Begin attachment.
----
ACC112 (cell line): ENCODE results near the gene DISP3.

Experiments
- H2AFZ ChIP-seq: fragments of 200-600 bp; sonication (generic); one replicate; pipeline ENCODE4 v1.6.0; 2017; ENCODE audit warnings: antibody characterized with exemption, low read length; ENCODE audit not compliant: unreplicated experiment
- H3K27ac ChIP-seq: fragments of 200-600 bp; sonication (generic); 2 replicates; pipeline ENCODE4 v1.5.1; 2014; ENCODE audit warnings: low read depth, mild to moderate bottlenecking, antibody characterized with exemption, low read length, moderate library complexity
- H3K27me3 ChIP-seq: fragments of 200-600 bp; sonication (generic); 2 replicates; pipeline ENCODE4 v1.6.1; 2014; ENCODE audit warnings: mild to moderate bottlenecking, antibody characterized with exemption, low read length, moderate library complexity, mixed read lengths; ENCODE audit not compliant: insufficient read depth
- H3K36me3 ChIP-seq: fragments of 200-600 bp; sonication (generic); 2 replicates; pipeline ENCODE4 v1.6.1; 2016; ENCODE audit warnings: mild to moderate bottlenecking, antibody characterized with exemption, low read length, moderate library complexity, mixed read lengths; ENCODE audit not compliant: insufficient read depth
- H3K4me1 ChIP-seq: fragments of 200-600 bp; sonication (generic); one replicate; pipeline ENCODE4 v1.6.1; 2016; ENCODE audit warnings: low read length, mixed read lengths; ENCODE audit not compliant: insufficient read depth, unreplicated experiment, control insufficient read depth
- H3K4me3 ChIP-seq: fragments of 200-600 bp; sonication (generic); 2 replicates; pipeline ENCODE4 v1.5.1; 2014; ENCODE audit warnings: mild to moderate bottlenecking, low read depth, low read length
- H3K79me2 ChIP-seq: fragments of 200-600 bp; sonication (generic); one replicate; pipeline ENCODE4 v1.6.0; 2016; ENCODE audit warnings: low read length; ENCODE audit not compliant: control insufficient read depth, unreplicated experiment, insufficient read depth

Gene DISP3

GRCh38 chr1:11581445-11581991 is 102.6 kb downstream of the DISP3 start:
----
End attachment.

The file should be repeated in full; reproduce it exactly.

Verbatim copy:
ACC112 (cell line): ENCODE results near the gene DISP3.

Experiments
- H2AFZ ChIP-seq: fragments of 200-600 bp; sonication (generic); one replicate; pipeline ENCODE4 v1.6.0; 2017; ENCODE audit warnings: antibody characterized with exemption, low read length; ENCODE audit not compliant: unreplicated experiment
- H3K27ac ChIP-seq: fragments of 200-600 bp; sonication (generic); 2 replicates; pipeline ENCODE4 v1.5.1; 2014; ENCODE audit warnings: low read depth, mild to moderate bottlenecking, antibody characterized with exemption, low read length, moderate library complexity
- H3K27me3 ChIP-seq: fragments of 200-600 bp; sonication (generic); 2 replicates; pipeline ENCODE4 v1.6.1; 2014; ENCODE audit warnings: mild to moderate bottlenecking, antibody characterized with exemption, low read length, moderate library complexity, mixed read lengths; ENCODE audit not compliant: insufficient read depth
- H3K36me3 ChIP-seq: fragments of 200-600 bp; sonication (generic); 2 replicates; pipeline ENCODE4 v1.6.1; 2016; ENCODE audit warnings: mild to moderate bottlenecking, antibody characterized with exemption, low read length, moderate library complexity, mixed read lengths; ENCODE audit not compliant: insufficient read depth
- H3K4me1 ChIP-seq: fragments of 200-600 bp; sonication (generic); one replicate; pipeline ENCODE4 v1.6.1; 2016; ENCODE audit warnings: low read length, mixed read lengths; ENCODE audit not compliant: insufficient read depth, unreplicated experiment, control insufficient read depth
- H3K4me3 ChIP-seq: fragments of 200-600 bp; sonication (generic); 2 replicates; pipeline ENCODE4 v1.5.1; 2014; ENCODE audit warnings: mild to moderate bottlenecking, low read depth, low read length
- H3K79me2 ChIP-seq: fragments of 200-600 bp; sonication (generic); one replicate; pipeline ENCODE4 v1.6.0; 2016; ENCODE audit warnings: low read length; ENCODE audit not compliant: control insufficient read depth, unreplicated experiment, insufficient read depth

Gene DISP3

GRCh38 chr1:11581445-11581991 is 102.6 kb downstream of the DISP3 start: